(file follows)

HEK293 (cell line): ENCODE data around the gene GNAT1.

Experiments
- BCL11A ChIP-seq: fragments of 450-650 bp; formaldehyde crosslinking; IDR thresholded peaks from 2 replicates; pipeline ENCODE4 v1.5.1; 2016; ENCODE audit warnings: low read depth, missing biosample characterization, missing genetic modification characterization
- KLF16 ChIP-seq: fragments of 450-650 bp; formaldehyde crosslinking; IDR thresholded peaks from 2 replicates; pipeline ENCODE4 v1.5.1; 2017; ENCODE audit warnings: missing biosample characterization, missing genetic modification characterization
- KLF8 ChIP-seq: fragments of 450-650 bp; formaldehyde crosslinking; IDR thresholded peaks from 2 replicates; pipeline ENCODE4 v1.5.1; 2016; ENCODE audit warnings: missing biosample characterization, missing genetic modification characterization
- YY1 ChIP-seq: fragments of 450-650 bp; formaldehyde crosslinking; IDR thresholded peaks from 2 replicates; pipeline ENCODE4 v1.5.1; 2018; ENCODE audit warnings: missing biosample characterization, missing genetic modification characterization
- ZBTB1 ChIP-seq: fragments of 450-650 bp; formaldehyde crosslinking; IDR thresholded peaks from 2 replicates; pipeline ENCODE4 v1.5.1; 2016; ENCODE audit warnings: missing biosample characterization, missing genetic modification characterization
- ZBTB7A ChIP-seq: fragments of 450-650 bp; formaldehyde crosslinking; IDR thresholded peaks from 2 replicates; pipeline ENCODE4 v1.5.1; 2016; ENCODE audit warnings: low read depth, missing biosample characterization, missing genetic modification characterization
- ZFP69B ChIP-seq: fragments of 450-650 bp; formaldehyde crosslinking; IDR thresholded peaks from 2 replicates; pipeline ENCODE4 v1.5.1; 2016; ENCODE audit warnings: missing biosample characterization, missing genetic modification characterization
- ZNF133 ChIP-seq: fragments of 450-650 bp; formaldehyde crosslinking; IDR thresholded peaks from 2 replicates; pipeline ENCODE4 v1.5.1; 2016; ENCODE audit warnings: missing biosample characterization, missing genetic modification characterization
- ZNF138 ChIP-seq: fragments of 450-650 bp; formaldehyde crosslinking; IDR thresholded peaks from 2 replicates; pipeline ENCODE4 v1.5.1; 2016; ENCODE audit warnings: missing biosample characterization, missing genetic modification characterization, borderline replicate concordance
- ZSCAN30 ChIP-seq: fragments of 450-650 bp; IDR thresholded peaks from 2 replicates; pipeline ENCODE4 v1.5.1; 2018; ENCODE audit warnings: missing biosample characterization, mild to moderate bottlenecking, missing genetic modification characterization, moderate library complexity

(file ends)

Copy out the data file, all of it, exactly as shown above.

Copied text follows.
HEK293 (cell line): ENCODE data around the gene GNAT1.

Experiments
- BCL11A ChIP-seq: fragments of 450-650 bp; formaldehyde crosslinking; IDR thresholded peaks from 2 replicates; pipeline ENCODE4 v1.5.1; 2016; ENCODE audit warnings: low read depth, missing biosample characterization, missing genetic modification characterization
- KLF16 ChIP-seq: fragments of 450-650 bp; formaldehyde crosslinking; IDR thresholded peaks from 2 replicates; pipeline ENCODE4 v1.5.1; 2017; ENCODE audit warnings: missing biosample characterization, missing genetic modification characterization
- KLF8 ChIP-seq: fragments of 450-650 bp; formaldehyde crosslinking; IDR thresholded peaks from 2 replicates; pipeline ENCODE4 v1.5.1; 2016; ENCODE audit warnings: missing biosample characterization, missing genetic modification characterization
- YY1 ChIP-seq: fragments of 450-650 bp; formaldehyde crosslinking; IDR thresholded peaks from 2 replicates; pipeline ENCODE4 v1.5.1; 2018; ENCODE audit warnings: missing biosample characterization, missing genetic modification characterization
- ZBTB1 ChIP-seq: fragments of 450-650 bp; formaldehyde crosslinking; IDR thresholded peaks from 2 replicates; pipeline ENCODE4 v1.5.1; 2016; ENCODE audit warnings: missing biosample characterization, missing genetic modification characterization
- ZBTB7A ChIP-seq: fragments of 450-650 bp; formaldehyde crosslinking; IDR thresholded peaks from 2 replicates; pipeline ENCODE4 v1.5.1; 2016; ENCODE audit warnings: low read depth, missing biosample characterization, missing genetic modification characterization
- ZFP69B ChIP-seq: fragments of 450-650 bp; formaldehyde crosslinking; IDR thresholded peaks from 2 replicates; pipeline ENCODE4 v1.5.1; 2016; ENCODE audit warnings: missing biosample characterization, missing genetic modification characterization
- ZNF133 ChIP-seq: fragments of 450-650 bp; formaldehyde crosslinking; IDR thresholded peaks from 2 replicates; pipeline ENCODE4 v1.5.1; 2016; ENCODE audit warnings: missing biosample characterization, missing genetic modification characterization
- ZNF138 ChIP-seq: fragments of 450-650 bp; formaldehyde crosslinking; IDR thresholded peaks from 2 replicates; pipeline ENCODE4 v1.5.1; 2016; ENCODE audit warnings: missing biosample characterization, missing genetic modification characterization, borderline replicate concordance
- ZSCAN30 ChIP-seq: fragments of 450-650 bp; IDR thresholded peaks from 2 replicates; pipeline ENCODE4 v1.5.1; 2018; ENCODE audit warnings: missing biosample characterization, mild to moderate bottlenecking, missing genetic modification characterization, moderate library complexity